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Re:HYB: Daylength independent

A lot of factors to look at.  The rapid increase is one thing I ws
looking at with the cross of Forever Blue  x Celebration song. there
are a couple of seedlings that do have increadable incesase. IAt first
bloom,  that is the spring after seed germinated, FB had four flower
stalks open.  The ususal for SDB is one, occasionally two stalks at
this time. After spring bloom finished I divided FB. there were 9

About summer rebloom.

Betty, Between spring bloom and July bloom appears to be close to 12
weeks. Enough time for a rhizome to mature.
So it is hard to tell if it was a left over  rhizome that had cone
through winter but didn't have biomass to bloom or  new rhizome.
Another possibility is that it is very sensitive to the light from any
other source, such as the security light.  This leads to the
speculation that some  plants are more sensitive to this them others.

One more possibility is the  difference in daylight between here and
wher you are (Bettry, Linda and evryone else reporting July bloom)  I
get longer summer  daylight then you do. The farther north , the longer
summer days are. Thus shorter nights and we wouldn't get the night time
darkness necessary t otrigger bloom until later in year.

Chuck Chapman

Date: Fri, 22 Feb 2008 06:50:00 -0500
From: Linda Mann <lmann@lock-net.com>
Subject: [iris] Re: HYB: Daylength independent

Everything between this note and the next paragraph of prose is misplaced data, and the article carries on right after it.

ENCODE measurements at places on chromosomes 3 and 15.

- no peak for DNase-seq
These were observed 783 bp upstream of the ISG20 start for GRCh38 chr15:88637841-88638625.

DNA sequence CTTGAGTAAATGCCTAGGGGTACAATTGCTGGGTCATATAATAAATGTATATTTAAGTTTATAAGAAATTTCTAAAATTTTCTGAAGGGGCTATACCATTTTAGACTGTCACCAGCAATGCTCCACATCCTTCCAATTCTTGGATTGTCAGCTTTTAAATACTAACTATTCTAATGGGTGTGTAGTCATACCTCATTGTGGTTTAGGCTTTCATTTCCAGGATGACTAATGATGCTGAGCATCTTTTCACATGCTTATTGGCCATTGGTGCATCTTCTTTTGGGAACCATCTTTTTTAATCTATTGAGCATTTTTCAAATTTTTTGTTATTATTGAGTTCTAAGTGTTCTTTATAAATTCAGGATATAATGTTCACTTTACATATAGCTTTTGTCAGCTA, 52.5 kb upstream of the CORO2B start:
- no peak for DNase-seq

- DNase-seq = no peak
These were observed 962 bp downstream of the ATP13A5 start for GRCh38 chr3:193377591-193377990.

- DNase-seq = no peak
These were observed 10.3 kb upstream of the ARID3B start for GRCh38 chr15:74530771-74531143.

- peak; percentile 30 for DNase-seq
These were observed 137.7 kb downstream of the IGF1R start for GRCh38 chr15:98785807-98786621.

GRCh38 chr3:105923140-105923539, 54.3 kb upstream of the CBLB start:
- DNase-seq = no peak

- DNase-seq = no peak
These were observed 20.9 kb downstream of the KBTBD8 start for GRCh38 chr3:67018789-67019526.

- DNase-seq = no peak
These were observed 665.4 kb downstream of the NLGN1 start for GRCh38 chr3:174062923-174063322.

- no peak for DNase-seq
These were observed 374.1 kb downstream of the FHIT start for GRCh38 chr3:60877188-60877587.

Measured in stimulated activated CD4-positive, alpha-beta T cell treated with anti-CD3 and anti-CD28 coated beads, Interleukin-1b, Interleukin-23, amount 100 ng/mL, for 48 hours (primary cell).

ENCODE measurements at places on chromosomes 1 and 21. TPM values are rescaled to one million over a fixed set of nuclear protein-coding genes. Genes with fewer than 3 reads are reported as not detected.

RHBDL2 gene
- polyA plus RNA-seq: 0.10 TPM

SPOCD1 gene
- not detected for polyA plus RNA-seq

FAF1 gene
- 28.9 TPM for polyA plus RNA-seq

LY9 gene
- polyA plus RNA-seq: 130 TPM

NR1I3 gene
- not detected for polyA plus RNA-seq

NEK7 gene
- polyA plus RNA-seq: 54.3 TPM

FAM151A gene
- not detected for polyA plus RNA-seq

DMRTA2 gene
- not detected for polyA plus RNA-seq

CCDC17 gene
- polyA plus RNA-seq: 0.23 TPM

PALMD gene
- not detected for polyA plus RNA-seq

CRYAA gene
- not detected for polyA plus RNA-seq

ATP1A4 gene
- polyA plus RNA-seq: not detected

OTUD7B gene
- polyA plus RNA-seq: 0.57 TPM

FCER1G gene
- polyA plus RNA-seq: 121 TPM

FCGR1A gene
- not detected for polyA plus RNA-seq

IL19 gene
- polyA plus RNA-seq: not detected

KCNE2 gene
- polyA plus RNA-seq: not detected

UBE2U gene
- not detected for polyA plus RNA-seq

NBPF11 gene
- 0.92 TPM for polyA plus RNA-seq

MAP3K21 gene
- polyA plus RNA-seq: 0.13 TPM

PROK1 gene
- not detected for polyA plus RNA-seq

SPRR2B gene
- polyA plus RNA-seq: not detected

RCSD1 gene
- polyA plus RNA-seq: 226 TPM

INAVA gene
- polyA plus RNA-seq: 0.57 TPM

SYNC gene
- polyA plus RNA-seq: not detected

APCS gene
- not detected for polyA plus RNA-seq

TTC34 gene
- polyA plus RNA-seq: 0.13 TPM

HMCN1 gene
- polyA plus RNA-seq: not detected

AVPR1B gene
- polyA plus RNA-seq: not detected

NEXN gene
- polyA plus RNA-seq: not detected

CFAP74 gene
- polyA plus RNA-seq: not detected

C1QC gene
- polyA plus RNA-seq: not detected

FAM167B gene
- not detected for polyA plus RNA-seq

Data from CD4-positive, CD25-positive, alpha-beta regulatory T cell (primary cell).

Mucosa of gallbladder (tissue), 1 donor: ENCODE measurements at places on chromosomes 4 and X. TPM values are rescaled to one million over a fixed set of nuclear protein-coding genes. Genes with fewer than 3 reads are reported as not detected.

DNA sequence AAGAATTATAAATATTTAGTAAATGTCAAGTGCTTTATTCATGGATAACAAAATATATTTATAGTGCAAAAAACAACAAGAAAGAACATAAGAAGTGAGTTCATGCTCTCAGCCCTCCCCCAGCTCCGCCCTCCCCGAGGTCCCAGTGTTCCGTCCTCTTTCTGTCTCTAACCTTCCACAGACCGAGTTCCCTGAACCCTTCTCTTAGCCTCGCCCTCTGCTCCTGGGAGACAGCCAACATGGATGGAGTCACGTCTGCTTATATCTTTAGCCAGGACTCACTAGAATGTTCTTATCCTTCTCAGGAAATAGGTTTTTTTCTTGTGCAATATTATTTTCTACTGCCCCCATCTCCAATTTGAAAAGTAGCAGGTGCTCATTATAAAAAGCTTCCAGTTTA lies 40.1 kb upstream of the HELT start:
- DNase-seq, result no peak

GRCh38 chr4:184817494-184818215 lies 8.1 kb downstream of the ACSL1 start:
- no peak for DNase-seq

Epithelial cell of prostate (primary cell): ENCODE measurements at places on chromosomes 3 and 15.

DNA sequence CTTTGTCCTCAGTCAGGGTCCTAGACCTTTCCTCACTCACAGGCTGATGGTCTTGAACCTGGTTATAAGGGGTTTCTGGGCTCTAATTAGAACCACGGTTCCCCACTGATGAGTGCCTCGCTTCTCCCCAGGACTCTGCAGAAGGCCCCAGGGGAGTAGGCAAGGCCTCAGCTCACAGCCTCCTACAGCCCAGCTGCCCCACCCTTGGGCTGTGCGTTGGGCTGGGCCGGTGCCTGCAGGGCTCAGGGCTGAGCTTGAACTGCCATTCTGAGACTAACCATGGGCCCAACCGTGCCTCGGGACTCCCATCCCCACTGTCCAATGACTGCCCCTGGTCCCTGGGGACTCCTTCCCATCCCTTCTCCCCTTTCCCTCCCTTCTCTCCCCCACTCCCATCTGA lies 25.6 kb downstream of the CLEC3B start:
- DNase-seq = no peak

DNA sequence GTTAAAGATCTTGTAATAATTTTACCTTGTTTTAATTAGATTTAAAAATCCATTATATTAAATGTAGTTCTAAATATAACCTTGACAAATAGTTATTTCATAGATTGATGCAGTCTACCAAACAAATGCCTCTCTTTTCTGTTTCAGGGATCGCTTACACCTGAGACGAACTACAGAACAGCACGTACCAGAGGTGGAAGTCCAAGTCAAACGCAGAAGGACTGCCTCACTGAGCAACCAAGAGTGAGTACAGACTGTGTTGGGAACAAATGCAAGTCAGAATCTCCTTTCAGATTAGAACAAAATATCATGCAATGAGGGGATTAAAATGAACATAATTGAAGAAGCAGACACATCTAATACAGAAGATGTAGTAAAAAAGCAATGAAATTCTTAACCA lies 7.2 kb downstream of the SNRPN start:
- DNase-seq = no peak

Great summary, Chuck.  Thanks for thinking through and posting all of

But what a pile of potentially different sets of genes that we may be
dealing with!

Any thoughts on whether it's even possible to get rapid enough growth
bigger bearded irises to match FOREVER BLUE's behavior?

I am especially interested in cultivars that produce that 'secondary'
bloomstalk on a spring rhizome.  It seems to contradict prevailing
dictum that once a rhizome blooms, it is dead.

I have an apricot (pale orange) seedling that does this.  It's GOLDEN
APPLE X CRYSTAL GLITTERS.  CG is reported to rebloom in some locations,

About 20 seedlings from this seedling X non-reblooming seedling from
(IMM X CSONG) may be big enough to bloom this spring (after getting
whacked by the freeze last spring).  Very curious to see if any rebloom
or produce secondary bloomstalks.
- --
Linda Mann east Tennessee USA zone 7/8

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